Before you start peppering me with hate mail about how on earth a Yamaha R7 could possibly be the best Sportbike, let’s remember what our MOBOs are about in the first place. It’s not strictly about performance. If that were the case, then clearly the Yamaha would be pretty far down the totem pole. How the machine works is a factor, sure, but it’s also about a motorcycle’s significance in the greater overall context of its category and motorcycling in general. Considered in this context, the R7 should start to make a little more sense.
I get it. You’re upset. How could Yamaha possibly perform something as sacrilegious as this? The name YZF-R7 belongs to one of the most iconic motorcycles in Yamaha’s history. A 750cc screaming inline-Four that was basically purpose-built for racing, with looks that have stood the test of time, the original R7 is a legend. To put it on this – on this – is simply unforgivable.
Earlier this month, we uncovered proof that Yamaha was planning a new YZF-R7 model for 2022. The new R7 was certified with the California Air Resources Board with a 689cc engine, likely the same CP2 engine powering the MT-07, leading to some debate whether a new Twin-cylinder bike would be worthy of the YZF-R7 name, or even as as a potential replacement for the now discontinued R6. The news also led some to wonder whether an R9 is in the works, using the MT-09‘s 890cc Triple.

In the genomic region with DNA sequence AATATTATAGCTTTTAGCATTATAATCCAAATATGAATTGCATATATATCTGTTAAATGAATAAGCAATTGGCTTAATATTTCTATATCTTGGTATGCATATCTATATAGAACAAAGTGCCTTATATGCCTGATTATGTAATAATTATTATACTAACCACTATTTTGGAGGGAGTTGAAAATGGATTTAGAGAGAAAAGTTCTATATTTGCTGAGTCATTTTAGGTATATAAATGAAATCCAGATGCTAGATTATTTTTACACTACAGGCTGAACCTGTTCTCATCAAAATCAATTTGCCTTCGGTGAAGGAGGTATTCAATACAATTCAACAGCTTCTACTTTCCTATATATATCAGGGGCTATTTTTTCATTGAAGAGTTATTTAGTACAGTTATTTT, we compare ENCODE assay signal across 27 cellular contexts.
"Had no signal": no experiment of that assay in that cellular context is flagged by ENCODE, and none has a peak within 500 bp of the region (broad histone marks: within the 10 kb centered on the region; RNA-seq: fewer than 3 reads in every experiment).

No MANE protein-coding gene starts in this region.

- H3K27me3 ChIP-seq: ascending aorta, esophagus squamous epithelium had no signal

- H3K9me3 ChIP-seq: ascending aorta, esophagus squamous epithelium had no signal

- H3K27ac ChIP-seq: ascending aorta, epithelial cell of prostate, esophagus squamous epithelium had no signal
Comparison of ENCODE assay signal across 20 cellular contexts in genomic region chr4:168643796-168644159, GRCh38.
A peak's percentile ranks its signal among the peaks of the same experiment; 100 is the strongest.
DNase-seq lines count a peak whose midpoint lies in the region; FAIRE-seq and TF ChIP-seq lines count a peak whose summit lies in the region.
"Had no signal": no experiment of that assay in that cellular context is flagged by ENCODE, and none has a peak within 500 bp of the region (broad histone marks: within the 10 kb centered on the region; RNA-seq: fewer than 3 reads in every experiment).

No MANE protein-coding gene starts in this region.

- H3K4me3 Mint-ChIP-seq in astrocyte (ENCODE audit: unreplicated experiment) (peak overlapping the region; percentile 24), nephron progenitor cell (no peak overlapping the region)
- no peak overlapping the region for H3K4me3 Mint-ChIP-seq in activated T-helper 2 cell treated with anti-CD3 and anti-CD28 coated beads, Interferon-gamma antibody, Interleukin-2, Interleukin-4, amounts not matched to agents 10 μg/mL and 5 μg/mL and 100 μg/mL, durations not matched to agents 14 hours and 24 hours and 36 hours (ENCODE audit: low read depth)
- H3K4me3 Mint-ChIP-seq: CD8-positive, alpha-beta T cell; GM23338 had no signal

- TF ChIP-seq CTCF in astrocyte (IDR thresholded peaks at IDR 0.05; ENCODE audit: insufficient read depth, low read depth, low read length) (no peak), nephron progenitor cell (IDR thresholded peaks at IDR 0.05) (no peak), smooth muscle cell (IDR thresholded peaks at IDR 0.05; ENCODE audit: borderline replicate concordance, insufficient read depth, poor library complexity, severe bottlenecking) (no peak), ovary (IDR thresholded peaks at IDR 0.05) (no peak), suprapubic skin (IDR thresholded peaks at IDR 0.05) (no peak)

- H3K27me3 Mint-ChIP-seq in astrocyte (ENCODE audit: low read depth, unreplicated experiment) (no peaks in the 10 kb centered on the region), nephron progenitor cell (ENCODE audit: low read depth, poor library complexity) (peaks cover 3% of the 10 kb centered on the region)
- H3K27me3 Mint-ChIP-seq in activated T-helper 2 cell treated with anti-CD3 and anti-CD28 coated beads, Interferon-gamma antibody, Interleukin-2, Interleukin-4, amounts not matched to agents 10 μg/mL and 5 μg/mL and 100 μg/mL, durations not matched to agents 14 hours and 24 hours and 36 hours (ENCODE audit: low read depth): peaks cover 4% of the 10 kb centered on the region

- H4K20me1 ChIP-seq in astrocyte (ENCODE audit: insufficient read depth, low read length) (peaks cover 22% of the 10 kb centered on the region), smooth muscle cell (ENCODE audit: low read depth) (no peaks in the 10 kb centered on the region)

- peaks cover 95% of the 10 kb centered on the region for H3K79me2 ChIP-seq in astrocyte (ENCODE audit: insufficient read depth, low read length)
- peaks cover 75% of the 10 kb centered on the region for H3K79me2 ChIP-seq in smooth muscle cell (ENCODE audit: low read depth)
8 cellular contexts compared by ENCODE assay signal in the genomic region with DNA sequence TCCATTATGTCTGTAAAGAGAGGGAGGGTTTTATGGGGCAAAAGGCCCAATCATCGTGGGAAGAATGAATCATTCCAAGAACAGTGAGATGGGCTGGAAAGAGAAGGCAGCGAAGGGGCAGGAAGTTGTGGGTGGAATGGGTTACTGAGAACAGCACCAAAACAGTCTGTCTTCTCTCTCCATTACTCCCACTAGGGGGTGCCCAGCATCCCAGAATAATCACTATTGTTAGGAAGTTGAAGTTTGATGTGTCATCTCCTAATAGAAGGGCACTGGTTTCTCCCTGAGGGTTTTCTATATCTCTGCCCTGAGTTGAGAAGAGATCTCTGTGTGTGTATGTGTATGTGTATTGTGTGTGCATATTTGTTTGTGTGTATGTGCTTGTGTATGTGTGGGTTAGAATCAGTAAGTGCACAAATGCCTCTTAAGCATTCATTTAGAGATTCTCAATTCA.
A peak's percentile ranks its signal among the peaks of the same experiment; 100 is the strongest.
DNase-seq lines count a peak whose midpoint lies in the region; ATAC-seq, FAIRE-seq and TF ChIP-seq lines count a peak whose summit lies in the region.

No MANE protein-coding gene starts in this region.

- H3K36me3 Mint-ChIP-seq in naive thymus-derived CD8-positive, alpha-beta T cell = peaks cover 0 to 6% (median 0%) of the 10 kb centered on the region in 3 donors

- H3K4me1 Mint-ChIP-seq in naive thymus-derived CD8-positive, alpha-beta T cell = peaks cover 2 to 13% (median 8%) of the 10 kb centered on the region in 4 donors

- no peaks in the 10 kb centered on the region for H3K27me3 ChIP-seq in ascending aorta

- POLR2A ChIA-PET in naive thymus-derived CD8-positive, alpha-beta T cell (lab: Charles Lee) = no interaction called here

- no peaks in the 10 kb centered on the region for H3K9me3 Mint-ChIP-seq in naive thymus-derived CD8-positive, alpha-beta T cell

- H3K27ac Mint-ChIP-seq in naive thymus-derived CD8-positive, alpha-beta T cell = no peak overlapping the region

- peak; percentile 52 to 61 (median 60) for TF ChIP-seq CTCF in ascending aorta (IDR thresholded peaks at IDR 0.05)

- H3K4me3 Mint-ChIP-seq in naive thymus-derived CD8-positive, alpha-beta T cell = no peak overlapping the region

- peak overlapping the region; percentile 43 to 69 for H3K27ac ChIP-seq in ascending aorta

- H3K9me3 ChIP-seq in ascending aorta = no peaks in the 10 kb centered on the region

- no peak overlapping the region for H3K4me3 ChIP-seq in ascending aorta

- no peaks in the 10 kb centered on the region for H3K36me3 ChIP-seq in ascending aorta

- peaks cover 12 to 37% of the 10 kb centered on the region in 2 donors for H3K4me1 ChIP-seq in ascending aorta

Yamaha has been granted a 2022 CARB certification for one its most iconic model names: the YZF-R7. We know this because Motorcycle.com‘s very own Dennis Chung stares at CARB filings like other people stare at artwork. For anyone who has followed Yamaha’s sportbike history, the R7 holds legendary status as the ultra-rare, 750cc four-cylinder the company used to go Superbike racing with names like Haga, Gobert, and many others. Hearing of the model name’s revival, then, is understandably exciting.
Old soldiers might just fade away, but what happens to old race bikes? Basically the same thing. Though a few GP bikes still get destroyed to keep engineering secrets secret, most old race bikes, or many of them anyway, get bought up by guys with more money than they really need, to park in the den. Others get bought up by type-A riders who want the ultimate trackday weapon (but the joke is shortly on them, since the life expectancy of any competitive advantage is, well, it’s short). And some get bought up by collectors, possibly with the hope that today’s deeply discounted last-year’s greatest thing might someday be the next Crocker or Brough Superior or even gray-market RZV500R.
It’s been a couple years since we posted our Top 10 Honda Sportbikes list. There always exists subjectivity in such a list, but since the Honda topic was generally well-received, revisiting the idea, this time showcasing Yamaha sportbikes, seemed apropos. Like the Honda list, we’re keeping this one limited to street-legal models available stateside (except one, sue us).